Everything starts somewhere. . . . For elite military cop Jack Reacher, that somewhere was Carter Crossing, Mississippi, way back in 1997. A lonely railroad track. A crime scene. A coverup. A young woman is dead, and solid evidence points to a soldier at a nearby military base. But that soldier has powerful friends in Washington. Reacher is ordered undercover—to find out everything he can, to control the local police, and then to vanish. Reacher is a good soldier. But when he gets to Carter Crossing, he finds layers no one saw coming, and the investigation spins out of control.
Why We Read Fiction offers a lucid overview of the most exciting area of research in contemporary cognitive psychology known as "Theory of Mind" and discusses its implications for literary studies. It covers a broad range of fictional narratives, from Richardson's Clarissa, Dostoyevsky's Crime and Punishment, and Austen's Pride and Prejudice to Woolf's Mrs. Dalloway, Nabokov's Lolita, and Hammett's The Maltese Falcon.
Elizabeth's Women: The Hidden Story of the Virgin Queen
Emma Fielding reads from Tracy Borman's biography of Elizabeth I, which explores the relationships she had with the women in her life. These women brought out the best and the worst of Elizabeth, who could be loyal and kind but also cruel and vindictive. They all influenced Elizabeth's carefully-cultivated image as Gloriana, The Virgin Queen.
Charles Fletcher Lummis began his spectacular career in 1884 by walking from Ohio to start a new job at the three-year old Los Angeles Times. By the time of his death in 1928, the 3,500 mile "tramp across the continent" was just a footnote in his astonishingly varied career: crusading journalist, author of nearly two dozen books, editor of the influential political and literary magazine Out West, Los Angeles city librarian, preserver of Spanish missions, and Indian rights gadfly. Lummis both embodied and defined our vision of the West, and of America itself.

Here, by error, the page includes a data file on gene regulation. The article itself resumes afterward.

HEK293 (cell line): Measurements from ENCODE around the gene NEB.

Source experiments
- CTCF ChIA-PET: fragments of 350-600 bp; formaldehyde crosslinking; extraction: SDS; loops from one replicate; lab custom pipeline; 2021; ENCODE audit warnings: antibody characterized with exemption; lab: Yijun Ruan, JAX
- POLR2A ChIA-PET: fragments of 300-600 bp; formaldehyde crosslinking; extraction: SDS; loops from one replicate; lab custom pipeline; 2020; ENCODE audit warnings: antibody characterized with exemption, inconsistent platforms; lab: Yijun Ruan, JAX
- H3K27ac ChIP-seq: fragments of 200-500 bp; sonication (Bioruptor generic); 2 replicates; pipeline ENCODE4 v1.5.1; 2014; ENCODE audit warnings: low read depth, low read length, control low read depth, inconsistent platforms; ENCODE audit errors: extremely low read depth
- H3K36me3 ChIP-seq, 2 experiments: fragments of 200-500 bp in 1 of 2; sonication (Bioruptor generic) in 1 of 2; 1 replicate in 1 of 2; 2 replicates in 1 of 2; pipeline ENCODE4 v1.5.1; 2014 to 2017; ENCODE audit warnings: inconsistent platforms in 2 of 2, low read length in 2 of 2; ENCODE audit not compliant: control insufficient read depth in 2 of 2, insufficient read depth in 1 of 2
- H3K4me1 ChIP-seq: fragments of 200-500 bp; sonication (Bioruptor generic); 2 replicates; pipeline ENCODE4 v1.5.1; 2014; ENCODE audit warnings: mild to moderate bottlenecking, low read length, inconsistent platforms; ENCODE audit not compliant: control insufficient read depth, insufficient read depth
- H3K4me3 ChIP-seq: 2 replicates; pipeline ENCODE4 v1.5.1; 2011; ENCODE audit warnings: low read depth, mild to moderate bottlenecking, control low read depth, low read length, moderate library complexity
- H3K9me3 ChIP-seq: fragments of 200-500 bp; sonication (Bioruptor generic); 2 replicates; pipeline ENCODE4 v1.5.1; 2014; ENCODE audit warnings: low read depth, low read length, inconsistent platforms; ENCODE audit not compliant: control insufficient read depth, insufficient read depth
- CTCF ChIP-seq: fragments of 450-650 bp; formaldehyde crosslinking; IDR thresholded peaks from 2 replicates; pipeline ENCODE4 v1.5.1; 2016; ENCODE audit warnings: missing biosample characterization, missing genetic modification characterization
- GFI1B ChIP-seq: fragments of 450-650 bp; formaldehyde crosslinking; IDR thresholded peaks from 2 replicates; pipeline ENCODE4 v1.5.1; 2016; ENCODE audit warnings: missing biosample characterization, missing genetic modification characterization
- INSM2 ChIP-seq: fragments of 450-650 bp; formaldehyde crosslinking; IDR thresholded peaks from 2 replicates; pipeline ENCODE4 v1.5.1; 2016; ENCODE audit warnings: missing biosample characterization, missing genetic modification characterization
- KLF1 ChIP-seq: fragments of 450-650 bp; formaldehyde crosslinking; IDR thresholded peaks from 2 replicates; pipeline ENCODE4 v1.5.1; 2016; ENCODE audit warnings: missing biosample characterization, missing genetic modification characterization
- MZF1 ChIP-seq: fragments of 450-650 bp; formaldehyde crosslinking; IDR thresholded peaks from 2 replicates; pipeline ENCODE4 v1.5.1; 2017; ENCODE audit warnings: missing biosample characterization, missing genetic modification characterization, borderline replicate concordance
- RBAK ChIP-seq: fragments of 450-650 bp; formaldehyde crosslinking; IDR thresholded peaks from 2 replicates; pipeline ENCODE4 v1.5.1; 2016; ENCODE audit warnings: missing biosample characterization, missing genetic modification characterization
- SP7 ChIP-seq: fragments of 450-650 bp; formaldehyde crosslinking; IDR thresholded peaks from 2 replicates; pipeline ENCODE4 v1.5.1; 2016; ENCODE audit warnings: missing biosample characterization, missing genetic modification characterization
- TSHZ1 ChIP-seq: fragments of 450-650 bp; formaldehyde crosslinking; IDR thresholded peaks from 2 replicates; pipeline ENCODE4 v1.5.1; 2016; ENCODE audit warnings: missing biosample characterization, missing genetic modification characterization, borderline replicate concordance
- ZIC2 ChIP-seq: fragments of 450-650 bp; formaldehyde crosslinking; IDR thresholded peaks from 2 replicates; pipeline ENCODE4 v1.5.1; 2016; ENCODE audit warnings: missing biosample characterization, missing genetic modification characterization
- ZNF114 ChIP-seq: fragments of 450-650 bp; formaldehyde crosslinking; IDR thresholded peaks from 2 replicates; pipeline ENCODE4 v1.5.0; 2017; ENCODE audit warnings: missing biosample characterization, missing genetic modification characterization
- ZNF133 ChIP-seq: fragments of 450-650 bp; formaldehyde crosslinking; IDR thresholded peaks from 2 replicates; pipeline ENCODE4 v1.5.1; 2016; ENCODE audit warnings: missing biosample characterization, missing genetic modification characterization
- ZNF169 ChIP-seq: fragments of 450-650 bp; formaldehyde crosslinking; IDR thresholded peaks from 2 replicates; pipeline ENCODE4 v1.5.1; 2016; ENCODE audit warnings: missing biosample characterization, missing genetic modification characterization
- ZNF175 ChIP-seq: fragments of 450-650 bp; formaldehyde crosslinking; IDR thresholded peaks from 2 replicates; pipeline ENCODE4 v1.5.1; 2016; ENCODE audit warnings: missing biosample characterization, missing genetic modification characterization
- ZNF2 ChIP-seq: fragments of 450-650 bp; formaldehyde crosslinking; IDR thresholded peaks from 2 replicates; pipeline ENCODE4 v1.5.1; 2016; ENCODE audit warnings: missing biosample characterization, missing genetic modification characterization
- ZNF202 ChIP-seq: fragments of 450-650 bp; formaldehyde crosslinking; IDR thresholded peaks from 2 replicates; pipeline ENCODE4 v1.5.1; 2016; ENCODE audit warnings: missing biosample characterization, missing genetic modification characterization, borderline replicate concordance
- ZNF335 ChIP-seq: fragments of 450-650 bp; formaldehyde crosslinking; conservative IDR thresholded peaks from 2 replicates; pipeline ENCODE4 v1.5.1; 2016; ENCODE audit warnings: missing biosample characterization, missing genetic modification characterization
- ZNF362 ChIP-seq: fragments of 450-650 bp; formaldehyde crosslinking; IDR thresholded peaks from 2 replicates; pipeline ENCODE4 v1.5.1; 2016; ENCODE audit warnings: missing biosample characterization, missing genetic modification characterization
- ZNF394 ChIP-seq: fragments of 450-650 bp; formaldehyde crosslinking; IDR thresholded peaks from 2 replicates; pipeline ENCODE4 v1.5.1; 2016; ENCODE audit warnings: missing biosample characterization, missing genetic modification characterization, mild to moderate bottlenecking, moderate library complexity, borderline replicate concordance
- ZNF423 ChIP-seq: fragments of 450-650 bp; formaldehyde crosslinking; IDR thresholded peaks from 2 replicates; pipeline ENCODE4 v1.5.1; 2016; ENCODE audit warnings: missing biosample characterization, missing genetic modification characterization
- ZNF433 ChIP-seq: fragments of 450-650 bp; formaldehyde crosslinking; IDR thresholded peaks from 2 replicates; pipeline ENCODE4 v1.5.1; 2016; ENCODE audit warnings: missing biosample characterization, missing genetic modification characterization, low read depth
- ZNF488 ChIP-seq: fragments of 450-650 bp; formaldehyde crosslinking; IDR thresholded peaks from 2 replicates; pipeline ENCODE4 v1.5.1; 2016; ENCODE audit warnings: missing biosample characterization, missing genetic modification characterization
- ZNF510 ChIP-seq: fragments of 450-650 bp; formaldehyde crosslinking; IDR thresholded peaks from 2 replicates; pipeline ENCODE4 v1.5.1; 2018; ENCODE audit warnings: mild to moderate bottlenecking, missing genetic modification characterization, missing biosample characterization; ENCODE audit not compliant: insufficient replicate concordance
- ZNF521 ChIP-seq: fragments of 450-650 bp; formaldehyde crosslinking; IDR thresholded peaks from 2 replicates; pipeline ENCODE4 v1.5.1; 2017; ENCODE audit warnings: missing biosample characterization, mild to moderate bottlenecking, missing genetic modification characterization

Abner Marsh, a struggling riverboat captain, suspects that something’s amiss when he is approached by a wealthy aristocrat with a lucrative offer. The hauntingly pale, steely-eyed Joshua York doesn’t care that the icy winter of 1857 has wiped out all but one of Marsh’s dilapidated fleet; nor does he care that he won’t earn back his investment in a decade. York’s reasons for traversing the powerful Mississippi are to be none of Marsh’s concern—no matter how bizarre, arbitrary, or capricious York’s actions may prove.
The riveting true story of mother-and-daughter queens Catherine de' Medici and Marguerite de Valois, whose wildly divergent personalities and turbulent relationship changed the shape of their tempestuous and dangerous century.
In The Greatest Knight, renowned historian Thomas Asbridge draws upon the thirteenth-century biography and an array of other contemporary evidence to present a compelling account of William Marshal's life and times. Asbridge charts the unparalleled rise to prominence of a man bound to a code of honor yet driven by unquenchable ambition.